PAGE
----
• Enfamil Premature 24 Cal
• Enfamil Premature 20 Cal
• Enfamil Premature 30 Cal
• Enfamil Premature 24 Cal/fl oz HP
NEC diagnosis is usually clinically suspected, but often necessitates the help of diagnostic imaging, usually radiography, which can display the intestines and may display a bowel perforation or areas with tissue death. Specific signs of NEC seen during radiography are associated with specific stages of NEC:
Bell’s Stage 1 (Suspected NEC)
• Mild intestinal symptoms, such as bloody stools, increased gastric residuals, and abdominal distention
• Mild systemic symptoms, such as temperature instability, slowed heart rate, lethargy, and apnea
• Normal or nonspecific radiological signs
Bell’s Stage 2 (Definite NEC)
• Additional intestinal symptoms, such as abdominal tenderness and absent bowel sounds
• Mild to moderate systemic symptoms
• Laboratory changes, such as insufficient platelets in the blood, metabolic acidosis
• Specific radiological signs, such as portal venous gas or pneumatosis intestinalis
Bell’s Stage 3 (Advanced NEC)
• Additional intestinal symptoms, such as peritonitis or striking abdominal distention
• Severe systemic symptoms, such as low blood pressure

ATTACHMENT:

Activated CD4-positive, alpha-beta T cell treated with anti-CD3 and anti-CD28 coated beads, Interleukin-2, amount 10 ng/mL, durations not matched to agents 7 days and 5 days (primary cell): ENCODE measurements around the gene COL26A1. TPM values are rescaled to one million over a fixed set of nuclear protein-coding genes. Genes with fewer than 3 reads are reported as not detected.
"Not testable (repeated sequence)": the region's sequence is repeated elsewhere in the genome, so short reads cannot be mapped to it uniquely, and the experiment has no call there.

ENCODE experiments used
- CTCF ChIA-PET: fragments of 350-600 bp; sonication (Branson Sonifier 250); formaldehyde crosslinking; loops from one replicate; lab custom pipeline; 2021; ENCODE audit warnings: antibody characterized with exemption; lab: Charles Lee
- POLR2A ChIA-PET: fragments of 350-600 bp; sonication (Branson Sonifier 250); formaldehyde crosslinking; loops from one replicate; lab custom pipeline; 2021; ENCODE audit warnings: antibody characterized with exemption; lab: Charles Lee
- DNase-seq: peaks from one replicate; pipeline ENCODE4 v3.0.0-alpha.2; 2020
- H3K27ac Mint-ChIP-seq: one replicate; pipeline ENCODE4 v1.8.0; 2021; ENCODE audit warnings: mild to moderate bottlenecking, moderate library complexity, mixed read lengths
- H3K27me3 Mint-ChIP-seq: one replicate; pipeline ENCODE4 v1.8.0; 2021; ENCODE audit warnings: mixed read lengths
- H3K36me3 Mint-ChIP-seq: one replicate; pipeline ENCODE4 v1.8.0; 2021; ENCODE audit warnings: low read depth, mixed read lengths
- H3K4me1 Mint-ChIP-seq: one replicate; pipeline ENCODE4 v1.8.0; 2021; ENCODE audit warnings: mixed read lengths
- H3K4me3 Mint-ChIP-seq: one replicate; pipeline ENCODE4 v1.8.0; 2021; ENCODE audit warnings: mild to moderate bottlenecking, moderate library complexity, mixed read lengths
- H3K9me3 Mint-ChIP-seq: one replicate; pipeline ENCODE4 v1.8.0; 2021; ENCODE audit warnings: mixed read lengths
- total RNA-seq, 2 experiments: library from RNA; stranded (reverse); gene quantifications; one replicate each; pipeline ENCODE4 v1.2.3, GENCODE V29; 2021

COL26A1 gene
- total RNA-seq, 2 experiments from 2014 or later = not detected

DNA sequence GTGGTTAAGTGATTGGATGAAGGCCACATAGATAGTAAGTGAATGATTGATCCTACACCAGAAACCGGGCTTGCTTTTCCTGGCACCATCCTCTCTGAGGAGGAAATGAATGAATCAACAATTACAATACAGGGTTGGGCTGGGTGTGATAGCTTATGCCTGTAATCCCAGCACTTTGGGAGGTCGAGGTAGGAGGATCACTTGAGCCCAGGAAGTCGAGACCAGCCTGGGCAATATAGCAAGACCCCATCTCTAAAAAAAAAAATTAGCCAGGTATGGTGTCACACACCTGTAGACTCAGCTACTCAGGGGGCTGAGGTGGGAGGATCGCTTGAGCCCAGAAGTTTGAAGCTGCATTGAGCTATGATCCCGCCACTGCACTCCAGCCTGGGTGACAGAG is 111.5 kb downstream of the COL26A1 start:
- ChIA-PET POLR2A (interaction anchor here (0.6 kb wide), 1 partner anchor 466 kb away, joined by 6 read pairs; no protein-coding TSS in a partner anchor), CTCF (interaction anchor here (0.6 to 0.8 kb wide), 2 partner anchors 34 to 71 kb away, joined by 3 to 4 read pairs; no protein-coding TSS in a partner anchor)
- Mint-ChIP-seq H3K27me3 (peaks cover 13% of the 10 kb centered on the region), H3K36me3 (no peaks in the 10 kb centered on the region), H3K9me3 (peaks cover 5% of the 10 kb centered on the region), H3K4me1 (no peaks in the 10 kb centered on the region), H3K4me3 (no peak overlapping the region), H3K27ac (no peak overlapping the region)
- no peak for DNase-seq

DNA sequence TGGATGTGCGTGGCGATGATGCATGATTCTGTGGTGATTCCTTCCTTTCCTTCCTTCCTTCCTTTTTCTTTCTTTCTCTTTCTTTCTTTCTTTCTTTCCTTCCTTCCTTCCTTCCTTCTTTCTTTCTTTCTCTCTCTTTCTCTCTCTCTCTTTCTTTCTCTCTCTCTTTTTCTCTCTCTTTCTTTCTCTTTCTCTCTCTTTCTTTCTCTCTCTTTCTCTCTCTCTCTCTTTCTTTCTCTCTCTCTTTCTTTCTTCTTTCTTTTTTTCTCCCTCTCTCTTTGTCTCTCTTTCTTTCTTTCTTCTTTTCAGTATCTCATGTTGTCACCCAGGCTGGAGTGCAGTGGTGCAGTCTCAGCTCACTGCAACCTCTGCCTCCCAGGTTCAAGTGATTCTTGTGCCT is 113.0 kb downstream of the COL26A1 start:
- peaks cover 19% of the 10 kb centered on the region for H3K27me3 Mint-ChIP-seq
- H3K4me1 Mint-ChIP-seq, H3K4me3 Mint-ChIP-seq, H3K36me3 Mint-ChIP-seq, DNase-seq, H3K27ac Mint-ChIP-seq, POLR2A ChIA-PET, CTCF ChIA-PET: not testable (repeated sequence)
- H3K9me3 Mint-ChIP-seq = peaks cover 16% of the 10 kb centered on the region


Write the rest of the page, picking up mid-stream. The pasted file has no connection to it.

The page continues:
• Additional laboratory changes, such as disseminated intravascular coagulation or metabolic and respiratory acidosis
• Severe radiologic signs, such as pneumoperitoneum
Ultrasonography has been shown to be useful for NEC diagnosis since it might detect complications and signs of NEC before radiography can. This is true specifically in instances of a sentinel loop, a gasless abdomen, or a scarcity of bowel gas. Five to 10 percent of infants weighing less than 1,500 grams are ultimately diagnosed with NEC.
Diagnosing NEC is more difficult in premature infants, due to radiographic signs and inexplicit symptoms. The more premature an infant is born, the higher the risk that they develop NEC.
NEC prevention involves using probiotics and breast milk. The American Academy of Pediatrics, in 2012, recommended feeding human milk to preterm infants, saying that doing so comes with “significant short- and long-term beneficial effects,” including a reduction in NEC rate by 50 to 75 percent.
Feeding low birth weight infants small amounts of human milk, orally, as soon as possible, while the infant is being mostly fed intravenously, stimulates an immature gut to mature and eventually be ready to receive greater oral intake of human milk. When mother’s milk is not available, human milk from a donor or milk bank may be used.
It has been noted by experts that the glycan and immunoglobular compositions of cow’s milk and human milk are different, and this has implications on our understanding of why human milk can prevent NEC. Human milk oligosaccharides are a subject of interest in intervention and supplementation because they are relatively easy to produce.
A 2020 review found that probiotic supplementation may prevent “severe NEC, as well as all-cause mortality in preterm infants.”
Treatment should be started immediately when an infant is diagnosed with NEC. Treatment of NEC consists mostly of supportive care, including: